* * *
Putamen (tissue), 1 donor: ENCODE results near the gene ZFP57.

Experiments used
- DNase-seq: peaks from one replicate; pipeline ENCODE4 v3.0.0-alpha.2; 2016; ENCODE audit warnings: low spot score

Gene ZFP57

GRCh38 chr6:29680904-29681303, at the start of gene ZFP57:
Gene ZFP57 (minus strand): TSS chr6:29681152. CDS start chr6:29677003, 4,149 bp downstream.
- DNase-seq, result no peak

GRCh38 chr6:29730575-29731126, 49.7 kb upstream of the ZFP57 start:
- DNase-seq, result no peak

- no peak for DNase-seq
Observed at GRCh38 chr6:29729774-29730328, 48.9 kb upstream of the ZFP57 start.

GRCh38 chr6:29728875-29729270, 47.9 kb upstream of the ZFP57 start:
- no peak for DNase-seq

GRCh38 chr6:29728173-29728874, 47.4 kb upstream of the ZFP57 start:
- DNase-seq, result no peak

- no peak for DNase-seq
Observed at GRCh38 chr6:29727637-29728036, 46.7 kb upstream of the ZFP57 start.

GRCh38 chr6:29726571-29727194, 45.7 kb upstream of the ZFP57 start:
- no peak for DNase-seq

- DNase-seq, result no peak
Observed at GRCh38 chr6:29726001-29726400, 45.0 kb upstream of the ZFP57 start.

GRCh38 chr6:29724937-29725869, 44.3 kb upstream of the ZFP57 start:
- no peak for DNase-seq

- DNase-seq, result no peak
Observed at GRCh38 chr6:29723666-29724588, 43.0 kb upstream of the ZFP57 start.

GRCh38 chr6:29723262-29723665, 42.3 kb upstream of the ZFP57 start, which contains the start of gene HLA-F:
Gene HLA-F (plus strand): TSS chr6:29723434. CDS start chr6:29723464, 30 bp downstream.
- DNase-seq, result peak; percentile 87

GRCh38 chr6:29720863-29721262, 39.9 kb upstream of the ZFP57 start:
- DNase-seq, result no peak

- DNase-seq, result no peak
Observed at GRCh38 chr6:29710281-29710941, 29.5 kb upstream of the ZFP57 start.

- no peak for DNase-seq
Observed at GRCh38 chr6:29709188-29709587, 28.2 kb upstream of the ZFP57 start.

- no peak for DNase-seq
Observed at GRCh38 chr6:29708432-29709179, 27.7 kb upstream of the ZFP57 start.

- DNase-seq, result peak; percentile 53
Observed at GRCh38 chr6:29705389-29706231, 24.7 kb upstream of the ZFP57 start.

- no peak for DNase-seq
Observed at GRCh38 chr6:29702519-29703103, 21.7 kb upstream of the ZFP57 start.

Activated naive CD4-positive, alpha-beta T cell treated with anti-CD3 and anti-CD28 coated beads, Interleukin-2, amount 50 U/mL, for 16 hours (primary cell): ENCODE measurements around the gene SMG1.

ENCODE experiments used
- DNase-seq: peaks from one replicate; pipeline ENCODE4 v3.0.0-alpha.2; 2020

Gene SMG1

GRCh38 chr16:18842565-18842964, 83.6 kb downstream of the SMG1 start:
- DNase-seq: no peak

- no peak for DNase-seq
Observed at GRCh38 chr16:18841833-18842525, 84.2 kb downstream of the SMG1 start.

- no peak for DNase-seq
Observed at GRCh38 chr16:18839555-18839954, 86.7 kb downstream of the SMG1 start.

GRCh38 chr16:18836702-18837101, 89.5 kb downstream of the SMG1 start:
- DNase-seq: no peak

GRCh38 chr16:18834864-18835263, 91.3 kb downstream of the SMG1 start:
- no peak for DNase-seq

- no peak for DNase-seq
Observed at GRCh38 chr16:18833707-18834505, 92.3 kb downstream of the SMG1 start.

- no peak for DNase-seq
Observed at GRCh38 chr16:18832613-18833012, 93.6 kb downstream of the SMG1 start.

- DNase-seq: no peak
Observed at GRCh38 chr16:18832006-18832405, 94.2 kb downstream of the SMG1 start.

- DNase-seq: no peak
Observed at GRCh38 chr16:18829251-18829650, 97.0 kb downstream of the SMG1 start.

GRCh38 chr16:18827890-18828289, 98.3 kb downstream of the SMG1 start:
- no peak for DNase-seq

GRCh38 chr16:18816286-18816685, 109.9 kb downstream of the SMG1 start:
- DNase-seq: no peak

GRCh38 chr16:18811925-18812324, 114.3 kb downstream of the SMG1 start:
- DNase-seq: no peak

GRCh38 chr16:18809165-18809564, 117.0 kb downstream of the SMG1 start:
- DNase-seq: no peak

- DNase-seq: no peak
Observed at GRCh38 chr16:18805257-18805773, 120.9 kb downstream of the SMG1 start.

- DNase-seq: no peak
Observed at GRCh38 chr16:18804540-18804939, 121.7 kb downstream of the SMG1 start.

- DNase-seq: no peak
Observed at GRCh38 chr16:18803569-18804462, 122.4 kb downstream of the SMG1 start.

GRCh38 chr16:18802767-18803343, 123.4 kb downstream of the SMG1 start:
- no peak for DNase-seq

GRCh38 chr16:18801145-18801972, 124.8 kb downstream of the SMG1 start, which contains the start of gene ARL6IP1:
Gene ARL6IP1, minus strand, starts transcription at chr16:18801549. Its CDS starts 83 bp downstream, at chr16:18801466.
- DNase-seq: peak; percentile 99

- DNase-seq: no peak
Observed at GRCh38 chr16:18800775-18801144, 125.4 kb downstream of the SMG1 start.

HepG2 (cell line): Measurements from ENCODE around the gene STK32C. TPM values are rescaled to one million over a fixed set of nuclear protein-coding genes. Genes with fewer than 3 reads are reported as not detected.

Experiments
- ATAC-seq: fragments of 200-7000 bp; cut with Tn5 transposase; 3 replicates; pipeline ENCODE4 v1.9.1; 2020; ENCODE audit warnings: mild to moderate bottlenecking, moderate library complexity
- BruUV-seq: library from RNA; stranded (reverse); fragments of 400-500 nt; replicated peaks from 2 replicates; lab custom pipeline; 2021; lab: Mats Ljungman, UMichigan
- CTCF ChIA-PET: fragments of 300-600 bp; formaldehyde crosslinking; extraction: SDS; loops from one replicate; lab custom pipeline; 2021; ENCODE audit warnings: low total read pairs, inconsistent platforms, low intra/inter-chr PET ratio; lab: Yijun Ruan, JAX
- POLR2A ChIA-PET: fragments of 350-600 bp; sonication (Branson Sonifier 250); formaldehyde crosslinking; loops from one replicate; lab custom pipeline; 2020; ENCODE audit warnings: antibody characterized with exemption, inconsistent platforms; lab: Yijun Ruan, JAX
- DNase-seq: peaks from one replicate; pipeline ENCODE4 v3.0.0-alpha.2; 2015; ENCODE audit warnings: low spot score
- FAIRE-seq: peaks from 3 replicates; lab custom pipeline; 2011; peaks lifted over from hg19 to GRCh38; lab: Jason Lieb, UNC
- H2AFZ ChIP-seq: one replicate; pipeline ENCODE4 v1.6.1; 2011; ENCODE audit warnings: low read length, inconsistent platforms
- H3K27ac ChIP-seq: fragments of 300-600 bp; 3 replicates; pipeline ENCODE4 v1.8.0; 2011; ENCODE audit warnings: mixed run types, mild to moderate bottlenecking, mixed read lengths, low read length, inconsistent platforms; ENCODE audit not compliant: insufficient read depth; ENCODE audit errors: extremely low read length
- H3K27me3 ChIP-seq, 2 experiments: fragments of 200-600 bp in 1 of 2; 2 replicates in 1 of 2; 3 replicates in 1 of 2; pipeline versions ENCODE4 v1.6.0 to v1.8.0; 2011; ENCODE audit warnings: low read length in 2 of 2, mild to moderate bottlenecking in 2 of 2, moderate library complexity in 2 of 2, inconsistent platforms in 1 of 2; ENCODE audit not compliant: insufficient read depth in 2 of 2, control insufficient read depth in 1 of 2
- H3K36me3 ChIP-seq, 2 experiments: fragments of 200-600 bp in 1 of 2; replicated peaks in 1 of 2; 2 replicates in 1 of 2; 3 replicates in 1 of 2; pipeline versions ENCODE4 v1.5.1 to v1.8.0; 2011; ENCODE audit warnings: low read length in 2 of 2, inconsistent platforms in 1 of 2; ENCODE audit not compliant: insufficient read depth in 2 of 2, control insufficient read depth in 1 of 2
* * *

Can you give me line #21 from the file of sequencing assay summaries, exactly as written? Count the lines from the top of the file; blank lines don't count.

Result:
Observed at GRCh38 chr6:29726001-29726400, 45.0 kb upstream of the ZFP57 start.